juiced


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juice

1. noun, slang Electricity. I tried plugging the machine into the wall, but there was no juice coming out of the outlet.
2. noun, slang Alcohol, especially wine or a distilled liquor. We've got to make sure we have enough juice to make cocktails for everyone.
3. noun, slang Fuel for an engine. A: "We're just not getting up to speed." B: "Are you giving it enough juice?"
4. noun, slang Performance-enhancing drugs, especially anabolic steroids. At first, I only used the juice once in a while to give my workout a bit of a boost, but by the end of the year I was a total juice freak.
5. verb, slang To use performance-enhancing drugs, especially anabolic steroids. You could tell the guy juices from his grotesquely muscular physique. The athlete was suspected of juicing for most of his career.

juice (someone or something) back to life

To restore power or energy to someone or something. I was feeling pretty sluggish after I woke up, but that coffee really juiced me back to life. The car battery died, so I had to get my neighbor to come juice it back to life for me.
See also: back, juice, life, to

juice (someone or something) back up

To restore power or energy to someone or something. I was feeling pretty sluggish after I got out of bed, but that coffee really juiced me back up. The car battery died, so I had to get my neighbor to come juice it back up for me.
See also: back, juice, up

juice up

1. slang To change or make an addition to something to make it livelier, more powerful, or more effective. A noun or pronoun can be used between "juice" and "up." He has spent months juicing up his hot rod—you should hear that thing roar. I think we need to juice up our cover art a little. Right now it reads a little bland.
2. slang To get or become drunk. After college, I realized I had to stop juicing up at every opportunity. She got juiced up at the reception and started making a scene.
3. slang To use anabolic steroids or other performance-enhancing drugs. You could tell he's been juicing up, judging by his grotesquely muscular physique. I juice up occasionally to help boost my performance at the gym, but I still put in a lot of hard work. The athlete was suspected of juicing up for most of his career.
See also: juice, up
Farlex Dictionary of Idioms. © 2015 Farlex, Inc, all rights reserved.

juice something up

 
1. Sl. to make something more powerful. How much did it cost to juice this thing up? Wally juiced up his car.
2. Sl. to turn on the electricity to something. It's time to juice the stage lights up. Juice up the stage lights.
See also: juice, up

juice up

Sl. to drink one or more alcoholic drinks. Hey, man, let's go out and juice up tonight. Stop juicing up every night.
See also: juice, up
McGraw-Hill Dictionary of American Idioms and Phrasal Verbs. © 2002 by The McGraw-Hill Companies, Inc.

juice up

1. Give something energy, spirit, or interest. For example, They tried to juice up the party by playing loud music.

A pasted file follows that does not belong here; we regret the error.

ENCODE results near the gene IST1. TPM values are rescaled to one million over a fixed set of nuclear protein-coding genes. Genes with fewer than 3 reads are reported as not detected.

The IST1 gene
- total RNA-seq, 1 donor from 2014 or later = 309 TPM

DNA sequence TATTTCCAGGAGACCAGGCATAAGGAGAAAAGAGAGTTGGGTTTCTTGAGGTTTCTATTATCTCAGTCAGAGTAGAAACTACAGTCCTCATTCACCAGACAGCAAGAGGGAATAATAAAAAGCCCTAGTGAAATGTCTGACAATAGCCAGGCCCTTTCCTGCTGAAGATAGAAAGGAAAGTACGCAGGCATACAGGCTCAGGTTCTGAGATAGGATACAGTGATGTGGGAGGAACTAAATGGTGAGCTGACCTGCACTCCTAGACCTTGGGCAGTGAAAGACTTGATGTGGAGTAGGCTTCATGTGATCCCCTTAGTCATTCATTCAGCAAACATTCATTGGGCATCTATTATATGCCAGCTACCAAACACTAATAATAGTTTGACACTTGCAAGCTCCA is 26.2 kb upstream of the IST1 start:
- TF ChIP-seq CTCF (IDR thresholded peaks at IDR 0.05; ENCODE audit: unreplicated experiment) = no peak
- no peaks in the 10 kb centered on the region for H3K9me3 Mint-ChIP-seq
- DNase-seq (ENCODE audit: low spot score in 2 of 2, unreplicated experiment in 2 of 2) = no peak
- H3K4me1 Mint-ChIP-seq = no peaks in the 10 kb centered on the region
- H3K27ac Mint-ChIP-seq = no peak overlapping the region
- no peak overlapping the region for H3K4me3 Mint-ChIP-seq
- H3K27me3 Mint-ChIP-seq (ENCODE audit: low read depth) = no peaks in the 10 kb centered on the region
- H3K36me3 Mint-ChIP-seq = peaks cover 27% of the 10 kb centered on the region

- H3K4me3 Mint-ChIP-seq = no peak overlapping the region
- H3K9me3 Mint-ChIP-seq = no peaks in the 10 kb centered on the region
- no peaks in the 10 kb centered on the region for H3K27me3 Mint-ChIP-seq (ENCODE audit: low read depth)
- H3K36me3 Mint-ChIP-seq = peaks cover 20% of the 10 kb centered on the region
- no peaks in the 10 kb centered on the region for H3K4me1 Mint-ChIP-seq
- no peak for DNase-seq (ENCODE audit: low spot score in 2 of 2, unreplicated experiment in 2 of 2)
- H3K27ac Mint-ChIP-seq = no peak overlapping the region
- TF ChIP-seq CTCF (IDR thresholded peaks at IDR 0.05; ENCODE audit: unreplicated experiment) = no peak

2. Change something to improve its performance, as in That old jeep's motor got juiced up in the shop, or Lowering interest rates is one way to juice up the economy. [Slang; second half of 1900s]
See also: juice, up
The American Heritage® Dictionary of Idioms by Christine Ammer. Copyright © 2003, 1997 by The Christine Ammer 1992 Trust. Published by Houghton Mifflin Harcourt Publishing Company. All rights reserved.

juice up

v. Slang
1. To make something more interesting or lively: The writers juiced up the plot line. The comedian juiced his act up.
2. To make something more powerful: I juiced up the punch with more rum. We need to juice the engine up with a tune-up.
3. To drink to the point of intoxication: The clients juiced up at the bar after the conference.
4. To become drunk. Used in the passive: He got juiced up on cheap wine last night.
See also: juice, up
The American Heritage® Dictionary of Phrasal Verbs. Copyright © 2005 by Houghton Mifflin Harcourt Publishing Company. Published by Houghton Mifflin Harcourt Publishing Company. All rights reserved.

juice

1. n. liquor; wine. Let’s go get some juice and get stewed.
2. in. to drink heavily. Both of them were really juicing.
3. n. electricity. Turn on the juice, and let’s see if it runs.
4. n. energy; power; political influence. Dave left the president’s staff because he just didn’t have the juice anymore to be useful.
5. n. orange juice futures market. (Securities markets. Usually with the.) The juice opened a little high today, but fell quickly under profit taking.
6. n. anabolic steroids. Fred used too much juice and is growing witch tits.

juice up

in. to drink one or more alcoholic drinks. Hey, man, let’s go out and juice up tonight.
See also: juice, up
McGraw-Hill's Dictionary of American Slang and Colloquial Expressions Copyright © 2006 by The McGraw-Hill Companies, Inc. All rights reserved.
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